Wednesday, June 24, 2009
Remember when I mentioned a picture showing a comparison of each manufacturer's figures for WW1? Six months later... ta da! Here are two shots of a lineup I did that featured samples from each manufacturer that I own. I know there are other manufacturers but I don't own them ... yet.
L to R
Renegade French Officer, Renegade French Soldier, Great War French Officer in Adrian Helmet, Brigade Games French NCO, Scarab Miniatures Austrian Officer, and Foundry French Soldier in Late War kit.
I like almost all of the figures and would happily mix all but the Scarab and Foundry figures with any of the others. It looks like my very small pile of Foundry chaps will soon be moving to a new home via eBay while I will need to get some more of those Scarab Austrians so the few I already have don't feel left out.
Well, I've been painting. Unfortunately, it isn't anything as exotic as a new 28mm Chasseur Regiment or some 15mm Pirates - instead it is the nursery for our little girl. She is due in August and we have been working to get ready for her arrival. This hasn't left much time for painting figures but I have managed to play a few games at the local club.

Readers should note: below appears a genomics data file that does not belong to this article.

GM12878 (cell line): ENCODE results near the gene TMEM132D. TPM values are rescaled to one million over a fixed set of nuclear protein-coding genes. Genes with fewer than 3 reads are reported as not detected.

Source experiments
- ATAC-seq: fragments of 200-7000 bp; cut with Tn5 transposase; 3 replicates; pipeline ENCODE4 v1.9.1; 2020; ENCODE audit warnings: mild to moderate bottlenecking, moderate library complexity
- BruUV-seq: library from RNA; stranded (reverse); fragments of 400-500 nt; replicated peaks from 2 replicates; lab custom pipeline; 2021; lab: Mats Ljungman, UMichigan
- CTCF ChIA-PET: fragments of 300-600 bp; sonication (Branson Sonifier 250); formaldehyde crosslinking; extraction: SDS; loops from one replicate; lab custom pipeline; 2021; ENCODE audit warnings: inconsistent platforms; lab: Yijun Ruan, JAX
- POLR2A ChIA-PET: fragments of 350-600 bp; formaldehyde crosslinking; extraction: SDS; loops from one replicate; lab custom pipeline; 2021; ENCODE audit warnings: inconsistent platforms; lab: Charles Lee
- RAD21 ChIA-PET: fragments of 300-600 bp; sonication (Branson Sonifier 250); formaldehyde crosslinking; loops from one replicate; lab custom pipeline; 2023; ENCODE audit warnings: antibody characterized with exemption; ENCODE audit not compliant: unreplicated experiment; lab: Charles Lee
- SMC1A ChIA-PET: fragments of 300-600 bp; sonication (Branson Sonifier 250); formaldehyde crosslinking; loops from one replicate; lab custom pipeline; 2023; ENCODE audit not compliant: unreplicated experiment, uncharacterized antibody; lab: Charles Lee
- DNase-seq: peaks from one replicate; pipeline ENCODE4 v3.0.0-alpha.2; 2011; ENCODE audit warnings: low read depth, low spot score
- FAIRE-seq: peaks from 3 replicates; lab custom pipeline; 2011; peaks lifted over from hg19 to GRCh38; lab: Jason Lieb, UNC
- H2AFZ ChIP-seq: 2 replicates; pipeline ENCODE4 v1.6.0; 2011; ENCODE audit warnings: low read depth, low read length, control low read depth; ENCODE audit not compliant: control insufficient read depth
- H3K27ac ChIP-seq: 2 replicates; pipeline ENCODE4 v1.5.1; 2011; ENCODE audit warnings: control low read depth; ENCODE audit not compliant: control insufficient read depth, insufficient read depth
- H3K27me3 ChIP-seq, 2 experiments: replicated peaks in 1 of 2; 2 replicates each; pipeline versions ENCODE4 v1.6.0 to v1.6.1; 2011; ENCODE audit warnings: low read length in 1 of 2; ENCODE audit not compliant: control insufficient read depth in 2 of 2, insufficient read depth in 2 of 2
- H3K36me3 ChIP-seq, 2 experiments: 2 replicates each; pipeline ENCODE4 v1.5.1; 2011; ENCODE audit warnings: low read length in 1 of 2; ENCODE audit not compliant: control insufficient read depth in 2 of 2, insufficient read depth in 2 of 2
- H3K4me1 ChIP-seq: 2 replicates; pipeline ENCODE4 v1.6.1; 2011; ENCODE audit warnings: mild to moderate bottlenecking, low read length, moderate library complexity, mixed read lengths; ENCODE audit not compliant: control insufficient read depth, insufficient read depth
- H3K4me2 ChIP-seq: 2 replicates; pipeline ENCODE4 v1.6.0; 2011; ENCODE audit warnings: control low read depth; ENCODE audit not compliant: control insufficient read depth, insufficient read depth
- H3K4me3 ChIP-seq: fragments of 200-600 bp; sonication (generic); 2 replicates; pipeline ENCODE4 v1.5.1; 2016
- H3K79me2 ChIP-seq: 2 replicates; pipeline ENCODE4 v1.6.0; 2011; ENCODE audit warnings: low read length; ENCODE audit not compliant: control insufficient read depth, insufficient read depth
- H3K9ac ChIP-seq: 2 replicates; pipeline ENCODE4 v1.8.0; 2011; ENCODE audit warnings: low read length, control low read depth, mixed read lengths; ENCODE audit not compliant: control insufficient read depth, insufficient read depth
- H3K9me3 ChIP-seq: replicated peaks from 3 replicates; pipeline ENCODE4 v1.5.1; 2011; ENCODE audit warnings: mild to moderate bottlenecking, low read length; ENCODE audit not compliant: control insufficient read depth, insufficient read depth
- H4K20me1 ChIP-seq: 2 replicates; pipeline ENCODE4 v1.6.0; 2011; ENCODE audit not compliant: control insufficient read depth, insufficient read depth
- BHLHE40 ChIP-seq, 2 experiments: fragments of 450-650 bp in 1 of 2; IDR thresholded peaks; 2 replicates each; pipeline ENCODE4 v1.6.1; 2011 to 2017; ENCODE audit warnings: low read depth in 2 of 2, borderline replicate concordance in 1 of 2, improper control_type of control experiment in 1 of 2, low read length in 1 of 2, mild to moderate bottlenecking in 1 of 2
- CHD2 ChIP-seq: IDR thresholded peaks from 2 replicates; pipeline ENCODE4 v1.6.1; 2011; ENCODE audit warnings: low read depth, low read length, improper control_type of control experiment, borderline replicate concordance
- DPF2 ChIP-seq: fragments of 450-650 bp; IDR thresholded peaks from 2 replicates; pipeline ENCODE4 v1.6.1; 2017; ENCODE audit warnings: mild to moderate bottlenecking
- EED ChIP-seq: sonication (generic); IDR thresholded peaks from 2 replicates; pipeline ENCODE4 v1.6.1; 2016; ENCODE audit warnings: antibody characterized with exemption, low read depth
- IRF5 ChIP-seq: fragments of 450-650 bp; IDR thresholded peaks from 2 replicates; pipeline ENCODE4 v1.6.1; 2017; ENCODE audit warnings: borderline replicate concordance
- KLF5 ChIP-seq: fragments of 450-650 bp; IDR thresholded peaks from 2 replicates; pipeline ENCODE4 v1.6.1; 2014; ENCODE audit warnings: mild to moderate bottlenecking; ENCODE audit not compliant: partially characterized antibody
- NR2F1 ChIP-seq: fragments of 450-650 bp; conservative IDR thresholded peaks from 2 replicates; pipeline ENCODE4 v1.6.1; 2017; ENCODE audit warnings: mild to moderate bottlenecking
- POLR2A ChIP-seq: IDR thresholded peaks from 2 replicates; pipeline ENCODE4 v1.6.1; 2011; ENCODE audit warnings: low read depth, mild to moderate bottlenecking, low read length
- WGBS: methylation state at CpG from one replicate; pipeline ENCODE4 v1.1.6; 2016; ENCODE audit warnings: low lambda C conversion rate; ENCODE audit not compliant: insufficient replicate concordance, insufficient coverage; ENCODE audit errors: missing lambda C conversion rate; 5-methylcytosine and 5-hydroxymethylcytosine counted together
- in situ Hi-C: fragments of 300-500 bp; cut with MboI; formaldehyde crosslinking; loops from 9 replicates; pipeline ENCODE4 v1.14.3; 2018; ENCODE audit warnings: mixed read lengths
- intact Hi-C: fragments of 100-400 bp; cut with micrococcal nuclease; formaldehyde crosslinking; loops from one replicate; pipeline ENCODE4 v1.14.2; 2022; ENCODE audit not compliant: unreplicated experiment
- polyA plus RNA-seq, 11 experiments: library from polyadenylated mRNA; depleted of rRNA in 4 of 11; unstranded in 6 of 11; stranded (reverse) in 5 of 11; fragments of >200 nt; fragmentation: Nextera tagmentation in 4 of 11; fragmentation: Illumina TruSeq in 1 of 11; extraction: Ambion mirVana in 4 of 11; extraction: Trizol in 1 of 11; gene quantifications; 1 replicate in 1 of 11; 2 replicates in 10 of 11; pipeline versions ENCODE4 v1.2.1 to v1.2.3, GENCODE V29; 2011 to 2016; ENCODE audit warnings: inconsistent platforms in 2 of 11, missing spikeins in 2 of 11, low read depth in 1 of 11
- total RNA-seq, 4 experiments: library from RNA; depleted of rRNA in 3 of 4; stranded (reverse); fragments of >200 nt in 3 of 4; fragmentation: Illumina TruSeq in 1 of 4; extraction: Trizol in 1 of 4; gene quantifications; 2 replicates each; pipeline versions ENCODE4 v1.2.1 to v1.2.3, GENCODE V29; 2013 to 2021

Our most recent battle was a Colonial Africa affair that pitted the British against a vaguely Mahdist force who were allied with a suspicious German force. The battle was the usual chaos of an 8 player game that featured a combined total of nearly 1000 figures. After 5 or 6 hours of gaming, joking, and swapping tales of other wargames we arrived at the climatic moment in the battle...
My Ansars had penetrated into the center of the city via some undefended alleyways. My troops burst into the open area in front of British headquarters only to find themselves in the midst of wagon loads of explosives and ammunition that was being moved from warehouses to waiting boats. Predictably, at least in a wargame, the British began to blaze away at my soldiers as we put the few wagon drivers in the area to the sword. Unfortunately for my Ansars (and an assortment of other nearby Imperial troops)one of the British shots triggered a series of explosions that left the central section of the town a collection of blackened craters strewn with charred bodies. Ugh...
This picture shows the British Army HQ at the top with the ammo wagons hidden behind the buildings in the center of the picture.
All in all, we had a great time and got to drag out lots of our figures for a game. Our next tilt will see us return to Napoleon's 1814 Campaign in France.